Disclaimer: that link to the failed stippling image search also brings up pictures of crime scenes/coroner examinations.

    • An Interested Person

      And some dude whose head looked like watermelon after a round of 12ga.

    • Doc Rader

      Doh! I had “safe-search” on, so I didn’t see those. Apologies to anyone offended.

    • Giolli Joker

      True, but quite informative as we discovered that the embedding of gunpowder particles in human skin after a close gunshot is called stippling as well.
      Nice, interesting article, BTW!

  • Ash

    I spent a weekend with my 17 year old Glock 30 and a soldering iron. I started small and didn’t rush things, used just the one fat soldering tip i pulled out of the junk drawer, and managed to not mangle the pistol. In fact, I think it looks pretty good and I’ve received compliments on the work. Again: slow, steady, and starting small is what worked for me.

    As far as it being an improvement, i’ve noticed a difference. I have a tactile point to help in consistently resting my off-side thumb when using a 2-handed grip, and while I don’t often shoot in the rain or while pouring sweat, it can get humid at the range in the NC summer and i can feel a difference as far as retention/improved contact. Were there problems with the way it was? No. Was it a fun project and provided some benefits? IMHO, yes.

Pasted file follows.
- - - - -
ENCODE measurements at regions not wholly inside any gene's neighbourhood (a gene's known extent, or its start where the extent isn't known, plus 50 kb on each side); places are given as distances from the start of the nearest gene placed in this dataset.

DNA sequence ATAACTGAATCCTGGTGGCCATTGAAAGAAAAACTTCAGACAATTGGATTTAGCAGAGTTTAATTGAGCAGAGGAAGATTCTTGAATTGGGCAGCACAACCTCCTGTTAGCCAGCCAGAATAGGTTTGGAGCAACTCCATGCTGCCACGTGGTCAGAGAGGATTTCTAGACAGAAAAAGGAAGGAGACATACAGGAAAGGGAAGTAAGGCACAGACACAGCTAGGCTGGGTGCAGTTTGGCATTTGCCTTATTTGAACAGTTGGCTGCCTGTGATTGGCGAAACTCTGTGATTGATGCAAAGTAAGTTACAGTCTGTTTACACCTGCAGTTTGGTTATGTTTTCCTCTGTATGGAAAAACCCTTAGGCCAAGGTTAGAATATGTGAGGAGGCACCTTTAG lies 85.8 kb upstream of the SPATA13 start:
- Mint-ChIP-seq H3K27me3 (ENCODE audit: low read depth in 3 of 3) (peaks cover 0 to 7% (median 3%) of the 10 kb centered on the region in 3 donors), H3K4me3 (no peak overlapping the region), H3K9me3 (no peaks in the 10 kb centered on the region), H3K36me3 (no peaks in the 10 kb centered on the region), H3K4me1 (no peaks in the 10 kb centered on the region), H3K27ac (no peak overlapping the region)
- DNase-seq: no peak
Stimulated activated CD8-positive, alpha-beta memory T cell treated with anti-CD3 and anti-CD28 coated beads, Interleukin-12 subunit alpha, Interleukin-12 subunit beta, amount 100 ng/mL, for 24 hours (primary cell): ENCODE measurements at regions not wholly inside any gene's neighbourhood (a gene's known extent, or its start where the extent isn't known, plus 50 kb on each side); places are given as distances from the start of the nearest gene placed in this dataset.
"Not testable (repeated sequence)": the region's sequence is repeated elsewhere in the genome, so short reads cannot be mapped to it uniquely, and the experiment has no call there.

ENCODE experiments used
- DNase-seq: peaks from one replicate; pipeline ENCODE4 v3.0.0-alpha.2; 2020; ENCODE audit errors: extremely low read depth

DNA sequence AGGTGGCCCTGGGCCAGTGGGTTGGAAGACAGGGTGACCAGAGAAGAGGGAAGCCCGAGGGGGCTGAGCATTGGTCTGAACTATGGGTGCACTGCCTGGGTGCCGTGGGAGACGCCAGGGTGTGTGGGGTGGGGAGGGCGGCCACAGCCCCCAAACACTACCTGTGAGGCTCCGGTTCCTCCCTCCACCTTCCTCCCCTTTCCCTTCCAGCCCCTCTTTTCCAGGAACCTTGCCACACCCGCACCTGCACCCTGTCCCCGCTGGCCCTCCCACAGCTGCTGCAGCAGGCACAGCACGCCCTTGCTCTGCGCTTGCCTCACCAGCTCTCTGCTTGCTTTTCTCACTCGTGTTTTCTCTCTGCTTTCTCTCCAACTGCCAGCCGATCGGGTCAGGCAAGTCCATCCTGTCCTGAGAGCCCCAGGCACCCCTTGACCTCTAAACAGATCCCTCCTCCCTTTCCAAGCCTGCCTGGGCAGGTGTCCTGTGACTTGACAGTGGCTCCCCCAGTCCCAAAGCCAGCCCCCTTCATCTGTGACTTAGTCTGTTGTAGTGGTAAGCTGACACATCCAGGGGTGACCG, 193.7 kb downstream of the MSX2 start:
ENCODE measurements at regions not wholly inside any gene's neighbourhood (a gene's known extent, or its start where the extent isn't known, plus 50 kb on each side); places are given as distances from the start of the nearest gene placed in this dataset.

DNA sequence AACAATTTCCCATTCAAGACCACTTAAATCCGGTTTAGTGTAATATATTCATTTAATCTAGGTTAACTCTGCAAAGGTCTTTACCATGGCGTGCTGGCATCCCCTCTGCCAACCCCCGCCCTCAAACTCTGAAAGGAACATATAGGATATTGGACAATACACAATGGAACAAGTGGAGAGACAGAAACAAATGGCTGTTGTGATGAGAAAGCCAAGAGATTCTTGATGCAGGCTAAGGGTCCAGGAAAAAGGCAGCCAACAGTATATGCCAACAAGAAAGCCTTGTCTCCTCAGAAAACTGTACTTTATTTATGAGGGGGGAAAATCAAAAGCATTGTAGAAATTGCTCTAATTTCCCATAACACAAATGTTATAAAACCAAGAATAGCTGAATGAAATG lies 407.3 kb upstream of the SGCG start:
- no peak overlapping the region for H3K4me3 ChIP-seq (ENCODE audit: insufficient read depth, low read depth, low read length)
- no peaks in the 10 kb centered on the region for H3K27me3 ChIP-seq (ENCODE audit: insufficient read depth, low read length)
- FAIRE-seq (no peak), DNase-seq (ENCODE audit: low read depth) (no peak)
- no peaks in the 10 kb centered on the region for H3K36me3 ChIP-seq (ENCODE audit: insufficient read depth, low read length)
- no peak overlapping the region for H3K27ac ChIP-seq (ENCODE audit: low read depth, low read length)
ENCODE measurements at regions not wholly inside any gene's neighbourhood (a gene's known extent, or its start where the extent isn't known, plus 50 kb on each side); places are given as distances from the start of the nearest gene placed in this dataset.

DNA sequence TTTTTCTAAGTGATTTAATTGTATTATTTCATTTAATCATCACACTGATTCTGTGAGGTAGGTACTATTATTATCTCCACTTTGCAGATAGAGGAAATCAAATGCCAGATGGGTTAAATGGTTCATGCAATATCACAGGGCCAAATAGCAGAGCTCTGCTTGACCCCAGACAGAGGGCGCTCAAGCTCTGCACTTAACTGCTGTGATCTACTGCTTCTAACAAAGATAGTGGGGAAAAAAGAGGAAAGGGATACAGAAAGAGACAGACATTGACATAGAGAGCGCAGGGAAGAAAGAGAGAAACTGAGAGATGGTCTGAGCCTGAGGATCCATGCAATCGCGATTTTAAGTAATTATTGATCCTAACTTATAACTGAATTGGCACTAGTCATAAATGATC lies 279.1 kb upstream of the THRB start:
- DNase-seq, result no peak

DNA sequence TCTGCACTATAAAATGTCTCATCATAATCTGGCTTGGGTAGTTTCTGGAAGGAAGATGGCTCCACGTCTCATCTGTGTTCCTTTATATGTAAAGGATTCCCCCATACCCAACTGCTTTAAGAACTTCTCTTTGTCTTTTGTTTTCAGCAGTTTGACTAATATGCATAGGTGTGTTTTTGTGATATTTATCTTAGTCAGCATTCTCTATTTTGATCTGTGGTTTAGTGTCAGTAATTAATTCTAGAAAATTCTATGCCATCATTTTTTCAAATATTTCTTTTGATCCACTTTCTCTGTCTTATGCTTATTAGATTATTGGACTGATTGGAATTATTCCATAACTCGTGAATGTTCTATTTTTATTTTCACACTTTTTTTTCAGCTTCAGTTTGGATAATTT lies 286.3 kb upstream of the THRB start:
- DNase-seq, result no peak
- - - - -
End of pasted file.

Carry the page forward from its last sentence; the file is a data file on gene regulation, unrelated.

• jimmarch

    THAT isn’t a modified gun!

    This is:

    http://www.thefirearmblog.com/blog/2014/03/03/maurice-frankenruger-magazine-fed-revolver/

    :)

    OK, I’ll go away now…

    • PatrickHenry1789

      I like this one better. The anti second amendment gun I believe it’s called.

  • Davidio Flavio

    I filled the hole at the rear of my mini with pc7 epoxy and recontoured it with a dremel and removed the entire hump at the rear of the grip, to flatten it out.

    Permanently blacked out the grey epoxy with permanent magic marker, and it looks fine.

    Five bucks in material and the satisfaction of doing it myself.

  • big daddy

    Great job, very professional looking. I think Glocks are great guns. But for me I cannot shoot one. Not only is it the most uncomfortable gun but the trigger guard digs into my finger right at the joint and is painful when I fire one. I went with a S&W M&P9, it’s just basically a Glock pretty much that more people are comfortable with, especially the GEN 3. I have no need to modify the M&P 9, even the trigger feels better after a few hundred rounds.

  • Jordansays

    What’s the secret to polishing the Glock plastic to make it look “stock” again? I’ve used 600/800 grit sand paper, a felt polishing wheel, etc… it always looks kind of… dull. Any tips?

    • Doc Rader

      No idea. I assume it is just patiently knocking it down with progressively finer grit. Luke could answer that ([email protected]).

  • Conrad Gabbard

    Robar was among the first to modify Glock frames. My two Glock 21s take G30 magazines. A Glock 23 was smoothed out to my specifications and added a single finger seperator, exactly where I wanted it. Robar does a lot more than Glocks – and does it well. Check their website.